Several studies have determined that individuals with DS have reduced BMD in comparison to healthy controls (8,9). Several investigators determined that adynamic bone formation takes place in people with DS (10). The present study shows that people with DS have lower BMD and BMC in the spine and hip than to normal controls, which is in accord with the results of previous studies. In the study of Angelopoulou et al. (11), the lumbar BMD in men and women with DS were 25% lower than those of normal controls; Baptista et al. (12) reported that subjects with DS had 20% lower lumbar BMC than the healthy subjects. In our study, the lumbar BMC, femoral neck and femur total were lower in patients with DS compared with normal controls. Angelopoulou et al. (11) observed that the muscle strength of mentally retarded people with DS was lower than that of healthy people and mentally retarded people without DS. Matute-Llorente et al. (13) determined that adolescents with DS who perform longer periods of physical activity have higher BMD Z-scores than those who perform less physical activity. Experimental studies indicate that high-impact activities should lead to high mechanic stimuli and thus be over the osteogenic index (14). It is reported that the jumping exercises are good for femur and vertebra BMD (14). In the study of Fuchs et al. (15), the femoral and vertebral BMD of healthy subjects were higher than those of the control group, who jumped over the 61 cm sized box; the ground reaction force was determined to be 8.8 more than their body weights. Witzke et al. (16) observed that the femoral neck and trochanter BMD were higher in the exercise group than in the controls after a plyometrics jumping exercise study that took place over nine months, with exercises being completed three times a week and 360 times per exercise session. The present study involved jumping exercises 100 times per exercise session, three times a week. The ground reaction force was determined to be 3-4 times more than the subjects’ body weights with the jumping style used in our present study as in previous studies. Experimental studies indicate that the load on an L4-5 vertebra is about 2200 N during the two-leg-raising and trunk flexion positions. At the same time, the load on the femur and lumbar vertebra is six times more than the body weight during the squat exercise (17). Ferry et al. (18) determined a significant increase at the lumbar spine, total hip BMC and lumbar spine BMD after a one-year physical training program study. Nichols et al. (19) observed an increase in BMD at the femoral neck but not with the lumbar total of adolescent girls during a 15 month resistance exercise program. In the study of González-Agüero et al. (20), which consisted of 25 minute sessions per week of a conditioning and plyometric jump training program for 21 weeks, increases in the total and hip-region BMC in the DS exercise group were found compared with the DS non-exercise group in the training program. In this study, we considered the previous exercise studies on bone formation and decided to perform the jumping and resistance exercise experimentation for patients with DS in order to increase their BMD and BMC. However, the results of the present study did not comply with the previous studies. We did not find a significant increase in the lumbar spine and femoral BMD and BMC in the exercise group. Chilibeck et al. (21) did not observe an increase in BMD at the lumbar spine and in the femur of young adults during a 20-week resistance exercise study. It was reported that the osteogenic effect on bone is greater when implementing the jumping and resistance exercises together (14). We performed both jumping and resistance training for two groups. Soomro et al. (22) did not observed any significant difference on young females who were given osteoporosis preventing exercises versus walking. They have postulated that the short duration of the study and small sample size resulted in a non-significant outcome. In the present study, we observed a non-significant increase in the lumbar total, femoral neck and total BMD and BMC in the healthy study group, healthy control group and control group with DS, but we observed a non-significant decrease in the lumbar total and femoral neck BMD and BMC in the study group with DS at the sixth month of the study. Matute-Lorente et al. (23) observed non-significant increase in BMC and BMD values with DS while healthy controls showed more significant changes after undergoing whole body vibration training. They suggested that exercise training might have higher bone resorption and lower bone formation. Puustjärvi et al. (24) demonstrated that a reorganization in bone collagen with mechanic loading increases bone strength; however, they reported that a BMD decrease does not affect bone strength after mechanic loading (25). No study has researched the collagen structure of DS patients and the relationship between collagen structure and BMD. McKelvey et al. (26) determined that adults with DS had lower bone formation markers than healthy adults. They claimed that these markers are significantly associated with low BMD in people with DS. It was supposed that the insufficient trabecular connection in bone in people with DS is due to a decreased message transmission between bone cells, which causes a mineralization defect (25). In the present study, the non-dynamic bone structure and lower bone formation of the subjects with DS might have caused an insufficient response of the bone to mechanic loading. The femoral neck, which contains less trabecular bone than a vertebra, might be insufficient with respect to the micro damage during the jumping exercise sessions. The exercise protocol was taught to the healthy exercise group as a home program. The healthy exercise group was controlled by the researchers via phone call on a weekly basis which decreased the study value. Another limitation of our study is the patient number. We could not reach the patient number that was needed. In our study, we observed a non-significant increase in all the parameters of the healthy groups and DS control group, while there was a non-significant decrease in the BMD and BMC of the DS exercise group. In the present study, we could not analyze the bone formation markers, blood calcium and 25 OHD.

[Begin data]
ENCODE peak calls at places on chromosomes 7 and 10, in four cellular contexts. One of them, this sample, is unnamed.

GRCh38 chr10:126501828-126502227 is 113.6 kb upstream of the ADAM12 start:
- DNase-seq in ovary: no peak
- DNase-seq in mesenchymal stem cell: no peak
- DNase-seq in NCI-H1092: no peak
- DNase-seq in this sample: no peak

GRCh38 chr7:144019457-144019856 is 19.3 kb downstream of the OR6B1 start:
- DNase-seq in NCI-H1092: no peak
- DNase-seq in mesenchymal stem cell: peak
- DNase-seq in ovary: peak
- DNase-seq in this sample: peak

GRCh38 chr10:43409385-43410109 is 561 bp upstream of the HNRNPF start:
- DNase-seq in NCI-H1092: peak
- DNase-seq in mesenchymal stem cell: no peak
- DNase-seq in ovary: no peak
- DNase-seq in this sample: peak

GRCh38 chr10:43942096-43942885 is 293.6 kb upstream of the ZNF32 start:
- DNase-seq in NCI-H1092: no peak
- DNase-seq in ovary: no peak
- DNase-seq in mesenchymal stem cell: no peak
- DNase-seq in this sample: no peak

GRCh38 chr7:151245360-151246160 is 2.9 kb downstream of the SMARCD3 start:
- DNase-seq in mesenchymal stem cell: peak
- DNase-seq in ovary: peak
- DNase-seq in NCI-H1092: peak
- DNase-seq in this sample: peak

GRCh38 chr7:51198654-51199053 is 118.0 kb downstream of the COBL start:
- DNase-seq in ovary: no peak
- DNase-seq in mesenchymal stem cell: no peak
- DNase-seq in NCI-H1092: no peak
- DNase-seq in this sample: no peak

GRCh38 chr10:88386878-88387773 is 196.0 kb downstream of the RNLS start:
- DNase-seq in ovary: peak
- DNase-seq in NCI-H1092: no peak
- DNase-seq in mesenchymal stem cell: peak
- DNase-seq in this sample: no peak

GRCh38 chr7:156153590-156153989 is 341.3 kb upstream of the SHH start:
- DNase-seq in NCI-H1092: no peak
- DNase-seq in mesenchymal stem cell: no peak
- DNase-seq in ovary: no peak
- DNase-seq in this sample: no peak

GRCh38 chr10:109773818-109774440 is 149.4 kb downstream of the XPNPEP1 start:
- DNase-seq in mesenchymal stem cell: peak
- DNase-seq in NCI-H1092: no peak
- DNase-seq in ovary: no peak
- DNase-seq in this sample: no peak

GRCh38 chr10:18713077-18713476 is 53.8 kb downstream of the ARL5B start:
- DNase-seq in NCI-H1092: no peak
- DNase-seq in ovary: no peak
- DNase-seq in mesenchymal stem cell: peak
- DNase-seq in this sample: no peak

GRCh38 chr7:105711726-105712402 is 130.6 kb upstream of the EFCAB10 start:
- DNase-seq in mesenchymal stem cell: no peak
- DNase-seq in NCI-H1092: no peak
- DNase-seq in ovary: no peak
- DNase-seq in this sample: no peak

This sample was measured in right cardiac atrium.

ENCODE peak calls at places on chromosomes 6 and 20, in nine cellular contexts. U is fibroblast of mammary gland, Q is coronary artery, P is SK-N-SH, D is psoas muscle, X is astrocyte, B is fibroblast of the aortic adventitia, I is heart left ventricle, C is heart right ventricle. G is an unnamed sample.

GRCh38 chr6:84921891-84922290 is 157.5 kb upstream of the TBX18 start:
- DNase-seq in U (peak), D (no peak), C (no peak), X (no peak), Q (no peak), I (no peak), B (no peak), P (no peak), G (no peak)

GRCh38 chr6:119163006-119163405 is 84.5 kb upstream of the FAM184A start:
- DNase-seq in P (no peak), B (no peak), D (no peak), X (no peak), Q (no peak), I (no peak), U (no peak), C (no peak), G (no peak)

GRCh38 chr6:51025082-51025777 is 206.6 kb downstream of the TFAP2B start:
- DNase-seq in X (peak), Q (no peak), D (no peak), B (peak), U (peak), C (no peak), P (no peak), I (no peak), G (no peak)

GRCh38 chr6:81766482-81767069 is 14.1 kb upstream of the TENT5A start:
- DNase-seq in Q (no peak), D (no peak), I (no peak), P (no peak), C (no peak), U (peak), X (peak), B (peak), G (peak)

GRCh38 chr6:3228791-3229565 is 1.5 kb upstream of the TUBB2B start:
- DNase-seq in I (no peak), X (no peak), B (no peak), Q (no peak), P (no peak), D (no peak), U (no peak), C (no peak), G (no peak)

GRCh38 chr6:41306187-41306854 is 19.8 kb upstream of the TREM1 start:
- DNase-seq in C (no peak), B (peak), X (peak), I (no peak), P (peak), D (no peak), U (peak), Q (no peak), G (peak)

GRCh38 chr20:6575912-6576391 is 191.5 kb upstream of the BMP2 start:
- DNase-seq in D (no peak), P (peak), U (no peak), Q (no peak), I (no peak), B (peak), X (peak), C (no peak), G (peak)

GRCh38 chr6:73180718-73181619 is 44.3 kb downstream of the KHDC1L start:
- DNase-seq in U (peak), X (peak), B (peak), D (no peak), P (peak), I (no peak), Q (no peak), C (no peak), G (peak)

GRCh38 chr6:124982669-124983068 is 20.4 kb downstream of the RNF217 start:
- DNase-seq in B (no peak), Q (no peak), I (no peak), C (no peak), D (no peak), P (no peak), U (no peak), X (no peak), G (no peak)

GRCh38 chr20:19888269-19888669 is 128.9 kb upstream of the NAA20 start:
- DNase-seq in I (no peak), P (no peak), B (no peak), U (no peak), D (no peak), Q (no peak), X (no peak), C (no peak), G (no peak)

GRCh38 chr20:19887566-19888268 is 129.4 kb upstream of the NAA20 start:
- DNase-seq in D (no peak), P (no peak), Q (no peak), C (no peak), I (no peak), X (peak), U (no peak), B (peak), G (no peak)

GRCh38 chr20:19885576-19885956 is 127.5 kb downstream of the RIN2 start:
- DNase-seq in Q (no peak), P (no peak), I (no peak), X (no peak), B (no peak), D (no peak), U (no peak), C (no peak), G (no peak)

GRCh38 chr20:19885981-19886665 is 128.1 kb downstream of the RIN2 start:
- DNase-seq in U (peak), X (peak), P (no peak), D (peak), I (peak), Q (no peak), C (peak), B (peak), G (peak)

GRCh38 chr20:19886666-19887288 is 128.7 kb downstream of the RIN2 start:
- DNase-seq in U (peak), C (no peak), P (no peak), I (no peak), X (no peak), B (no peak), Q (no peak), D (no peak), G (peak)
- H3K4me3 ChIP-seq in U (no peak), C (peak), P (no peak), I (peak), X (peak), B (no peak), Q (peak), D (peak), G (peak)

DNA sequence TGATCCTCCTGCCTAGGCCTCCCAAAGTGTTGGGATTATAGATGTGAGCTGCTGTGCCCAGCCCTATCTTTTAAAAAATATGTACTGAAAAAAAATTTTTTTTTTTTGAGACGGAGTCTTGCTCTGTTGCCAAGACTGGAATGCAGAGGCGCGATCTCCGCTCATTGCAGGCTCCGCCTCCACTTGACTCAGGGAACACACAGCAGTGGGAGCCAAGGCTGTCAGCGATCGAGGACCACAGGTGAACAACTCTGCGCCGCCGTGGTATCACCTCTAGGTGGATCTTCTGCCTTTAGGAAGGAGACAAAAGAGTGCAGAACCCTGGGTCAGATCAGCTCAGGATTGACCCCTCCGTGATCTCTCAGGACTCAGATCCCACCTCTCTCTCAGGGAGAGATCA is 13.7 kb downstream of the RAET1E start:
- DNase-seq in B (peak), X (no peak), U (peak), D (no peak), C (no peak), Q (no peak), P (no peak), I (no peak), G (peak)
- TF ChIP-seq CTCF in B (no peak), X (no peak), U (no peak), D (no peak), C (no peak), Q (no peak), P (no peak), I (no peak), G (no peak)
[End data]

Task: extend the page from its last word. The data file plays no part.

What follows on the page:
Individuals with DS have an increased risk of osteoporosis. Weight bearing exercises might be designed and applied considering their special musculoskeletal structure in order to prevent osteoporosis. Despite the limitations of this study, the present study can be useful in the making of specific exercise protocols for patients with DS. More detailed and longer duration studies that contain more subjects are needed to express the frequency and intensity of exercise required for people with DS who are at risk for osteoporosis and low bone density.


The authors thank: All participants’ parents and all participants; İzmir National Education Directorate; Manisa National Education Directorate. No financial assistance was provided for this study.


Ethics Committee Approval: The study was approved by the Ege University Local Ethics Committee (approval number: 08-12.1/14).

Informed Consent: Consent form was filled out by all participants.

Peer-review: External and internal peer-reviewed.

Authorship Contributions

Surgical and Medical Practices: G.D., C.Ö., Concept: G.D., C.Ö., Design: G.D., C.Ö., F.Ö., Data Collection or Processing: G.D., S.H., Analysis or Interpretation: G.D., M.D., C.Ö., S.H., Literature Search: G.D., M.D., Writing: G.D., M.D., C.Ö., S.H.

Conflict of Interest: No conflict of interest was declared by the authors.

Financial Disclosure: The authors declared that this study received no financial support.